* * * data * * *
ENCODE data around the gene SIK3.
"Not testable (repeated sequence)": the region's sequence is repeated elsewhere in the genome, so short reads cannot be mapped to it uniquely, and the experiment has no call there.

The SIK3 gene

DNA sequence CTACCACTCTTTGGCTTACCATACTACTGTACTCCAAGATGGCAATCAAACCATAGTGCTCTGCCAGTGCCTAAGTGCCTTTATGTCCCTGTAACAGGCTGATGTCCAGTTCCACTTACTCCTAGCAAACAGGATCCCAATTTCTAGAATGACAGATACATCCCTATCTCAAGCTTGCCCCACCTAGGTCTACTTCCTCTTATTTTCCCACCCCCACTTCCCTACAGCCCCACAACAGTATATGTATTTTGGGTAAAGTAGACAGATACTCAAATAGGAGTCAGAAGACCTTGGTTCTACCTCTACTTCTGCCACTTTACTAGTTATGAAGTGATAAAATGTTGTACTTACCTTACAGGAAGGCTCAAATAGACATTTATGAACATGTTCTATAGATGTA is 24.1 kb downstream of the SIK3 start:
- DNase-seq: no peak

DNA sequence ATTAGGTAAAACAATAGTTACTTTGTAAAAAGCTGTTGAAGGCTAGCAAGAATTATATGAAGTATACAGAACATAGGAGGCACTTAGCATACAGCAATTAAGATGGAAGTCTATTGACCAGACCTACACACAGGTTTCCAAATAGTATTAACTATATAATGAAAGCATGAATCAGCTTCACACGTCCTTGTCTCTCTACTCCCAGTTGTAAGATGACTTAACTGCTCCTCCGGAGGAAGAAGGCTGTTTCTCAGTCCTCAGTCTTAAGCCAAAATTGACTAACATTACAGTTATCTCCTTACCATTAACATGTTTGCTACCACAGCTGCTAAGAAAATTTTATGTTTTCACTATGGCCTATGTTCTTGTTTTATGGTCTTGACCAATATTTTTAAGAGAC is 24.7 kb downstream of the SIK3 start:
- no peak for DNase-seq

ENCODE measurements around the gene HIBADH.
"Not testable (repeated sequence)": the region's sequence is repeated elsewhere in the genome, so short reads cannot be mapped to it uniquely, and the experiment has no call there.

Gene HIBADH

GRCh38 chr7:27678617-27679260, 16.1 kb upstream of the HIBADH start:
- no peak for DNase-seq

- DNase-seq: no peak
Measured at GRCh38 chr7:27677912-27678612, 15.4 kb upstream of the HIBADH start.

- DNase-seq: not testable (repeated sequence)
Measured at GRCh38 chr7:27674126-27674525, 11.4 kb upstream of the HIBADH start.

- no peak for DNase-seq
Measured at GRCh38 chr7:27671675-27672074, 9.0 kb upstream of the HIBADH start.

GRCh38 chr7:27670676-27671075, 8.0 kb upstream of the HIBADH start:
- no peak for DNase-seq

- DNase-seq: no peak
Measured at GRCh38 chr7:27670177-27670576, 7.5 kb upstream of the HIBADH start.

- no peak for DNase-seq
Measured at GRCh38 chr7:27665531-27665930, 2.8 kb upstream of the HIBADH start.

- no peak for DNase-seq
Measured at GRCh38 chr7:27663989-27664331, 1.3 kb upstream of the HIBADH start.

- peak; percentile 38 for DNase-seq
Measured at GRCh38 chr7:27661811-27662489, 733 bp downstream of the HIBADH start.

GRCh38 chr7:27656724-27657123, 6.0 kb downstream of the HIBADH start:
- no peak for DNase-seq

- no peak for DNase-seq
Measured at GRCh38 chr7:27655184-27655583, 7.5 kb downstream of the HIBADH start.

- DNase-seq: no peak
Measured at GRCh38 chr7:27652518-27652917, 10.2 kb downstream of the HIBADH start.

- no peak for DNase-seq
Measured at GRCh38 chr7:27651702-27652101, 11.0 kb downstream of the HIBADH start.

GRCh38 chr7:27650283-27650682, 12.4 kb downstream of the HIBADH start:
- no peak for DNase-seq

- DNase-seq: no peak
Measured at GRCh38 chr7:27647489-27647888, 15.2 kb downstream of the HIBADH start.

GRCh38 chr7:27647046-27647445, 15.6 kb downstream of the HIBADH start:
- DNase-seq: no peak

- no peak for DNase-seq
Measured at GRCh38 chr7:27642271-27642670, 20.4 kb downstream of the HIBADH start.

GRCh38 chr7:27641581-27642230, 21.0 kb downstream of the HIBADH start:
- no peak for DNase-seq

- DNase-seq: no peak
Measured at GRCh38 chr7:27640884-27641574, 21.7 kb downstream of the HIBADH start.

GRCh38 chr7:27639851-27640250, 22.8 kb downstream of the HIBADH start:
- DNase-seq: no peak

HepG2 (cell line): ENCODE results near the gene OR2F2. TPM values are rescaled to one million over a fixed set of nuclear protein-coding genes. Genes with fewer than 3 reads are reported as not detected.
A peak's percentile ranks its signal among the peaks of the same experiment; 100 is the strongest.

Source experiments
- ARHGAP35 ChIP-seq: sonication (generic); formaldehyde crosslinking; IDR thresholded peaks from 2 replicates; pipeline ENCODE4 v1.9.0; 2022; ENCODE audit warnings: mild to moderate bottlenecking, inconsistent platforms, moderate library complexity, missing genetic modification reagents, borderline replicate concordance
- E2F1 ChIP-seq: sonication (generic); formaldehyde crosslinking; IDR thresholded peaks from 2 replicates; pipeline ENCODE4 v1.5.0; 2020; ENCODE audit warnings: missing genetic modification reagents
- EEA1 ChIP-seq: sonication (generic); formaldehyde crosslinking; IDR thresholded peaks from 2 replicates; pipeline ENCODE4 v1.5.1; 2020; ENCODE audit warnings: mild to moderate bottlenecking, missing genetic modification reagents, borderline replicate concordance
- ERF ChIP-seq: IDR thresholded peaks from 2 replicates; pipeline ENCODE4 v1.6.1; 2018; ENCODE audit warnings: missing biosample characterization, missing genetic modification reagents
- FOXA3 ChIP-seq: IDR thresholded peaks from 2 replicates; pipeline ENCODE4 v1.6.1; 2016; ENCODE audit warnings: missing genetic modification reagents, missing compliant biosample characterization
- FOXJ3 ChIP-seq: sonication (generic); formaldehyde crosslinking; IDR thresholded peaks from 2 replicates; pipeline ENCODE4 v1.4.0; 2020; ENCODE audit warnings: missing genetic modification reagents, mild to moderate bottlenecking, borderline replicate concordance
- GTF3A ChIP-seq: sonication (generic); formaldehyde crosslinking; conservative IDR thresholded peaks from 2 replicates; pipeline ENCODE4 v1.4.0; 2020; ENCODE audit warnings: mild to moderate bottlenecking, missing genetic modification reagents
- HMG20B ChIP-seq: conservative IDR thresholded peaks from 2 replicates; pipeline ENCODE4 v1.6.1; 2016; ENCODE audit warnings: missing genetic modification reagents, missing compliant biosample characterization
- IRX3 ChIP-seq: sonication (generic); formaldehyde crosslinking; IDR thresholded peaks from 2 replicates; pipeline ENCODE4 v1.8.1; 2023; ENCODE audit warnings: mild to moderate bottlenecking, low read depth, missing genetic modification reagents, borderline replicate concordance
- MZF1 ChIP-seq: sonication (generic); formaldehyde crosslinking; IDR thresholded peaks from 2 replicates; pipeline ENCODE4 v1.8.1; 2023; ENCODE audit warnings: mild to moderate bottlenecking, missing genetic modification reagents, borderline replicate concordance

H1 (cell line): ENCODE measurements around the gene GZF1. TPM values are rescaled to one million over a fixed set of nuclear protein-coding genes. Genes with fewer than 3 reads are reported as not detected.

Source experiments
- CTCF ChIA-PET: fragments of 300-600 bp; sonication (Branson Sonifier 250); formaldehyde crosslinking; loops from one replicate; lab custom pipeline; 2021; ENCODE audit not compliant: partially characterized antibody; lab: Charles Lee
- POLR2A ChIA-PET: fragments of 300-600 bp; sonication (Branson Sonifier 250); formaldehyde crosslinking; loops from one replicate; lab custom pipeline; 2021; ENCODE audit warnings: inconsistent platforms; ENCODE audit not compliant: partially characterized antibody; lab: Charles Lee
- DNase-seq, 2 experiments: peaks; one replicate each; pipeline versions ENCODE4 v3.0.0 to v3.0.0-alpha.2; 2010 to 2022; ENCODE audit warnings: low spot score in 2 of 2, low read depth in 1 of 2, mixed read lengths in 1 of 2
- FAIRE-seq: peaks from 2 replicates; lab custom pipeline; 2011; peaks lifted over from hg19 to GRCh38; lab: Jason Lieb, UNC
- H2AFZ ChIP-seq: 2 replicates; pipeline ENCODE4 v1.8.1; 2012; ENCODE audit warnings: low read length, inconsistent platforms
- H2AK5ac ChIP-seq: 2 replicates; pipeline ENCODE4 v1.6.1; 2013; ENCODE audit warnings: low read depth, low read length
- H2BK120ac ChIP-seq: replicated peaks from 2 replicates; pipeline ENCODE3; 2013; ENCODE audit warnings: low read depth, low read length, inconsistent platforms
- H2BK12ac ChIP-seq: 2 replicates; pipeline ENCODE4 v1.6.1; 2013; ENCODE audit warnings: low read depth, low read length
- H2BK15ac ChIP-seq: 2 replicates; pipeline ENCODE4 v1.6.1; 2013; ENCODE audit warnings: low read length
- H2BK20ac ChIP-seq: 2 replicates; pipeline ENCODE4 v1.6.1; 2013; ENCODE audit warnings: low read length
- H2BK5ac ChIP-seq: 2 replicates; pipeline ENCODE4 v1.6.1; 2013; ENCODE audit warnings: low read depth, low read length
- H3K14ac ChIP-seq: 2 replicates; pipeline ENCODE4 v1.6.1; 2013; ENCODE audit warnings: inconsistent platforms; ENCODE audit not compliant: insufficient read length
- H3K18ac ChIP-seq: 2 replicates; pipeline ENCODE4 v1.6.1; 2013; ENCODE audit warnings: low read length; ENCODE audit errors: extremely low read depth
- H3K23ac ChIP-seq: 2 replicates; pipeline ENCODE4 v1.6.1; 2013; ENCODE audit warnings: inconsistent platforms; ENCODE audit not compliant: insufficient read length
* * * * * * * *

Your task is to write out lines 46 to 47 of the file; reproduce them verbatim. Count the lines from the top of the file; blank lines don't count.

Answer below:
- no peak for DNase-seq

- DNase-seq: no peak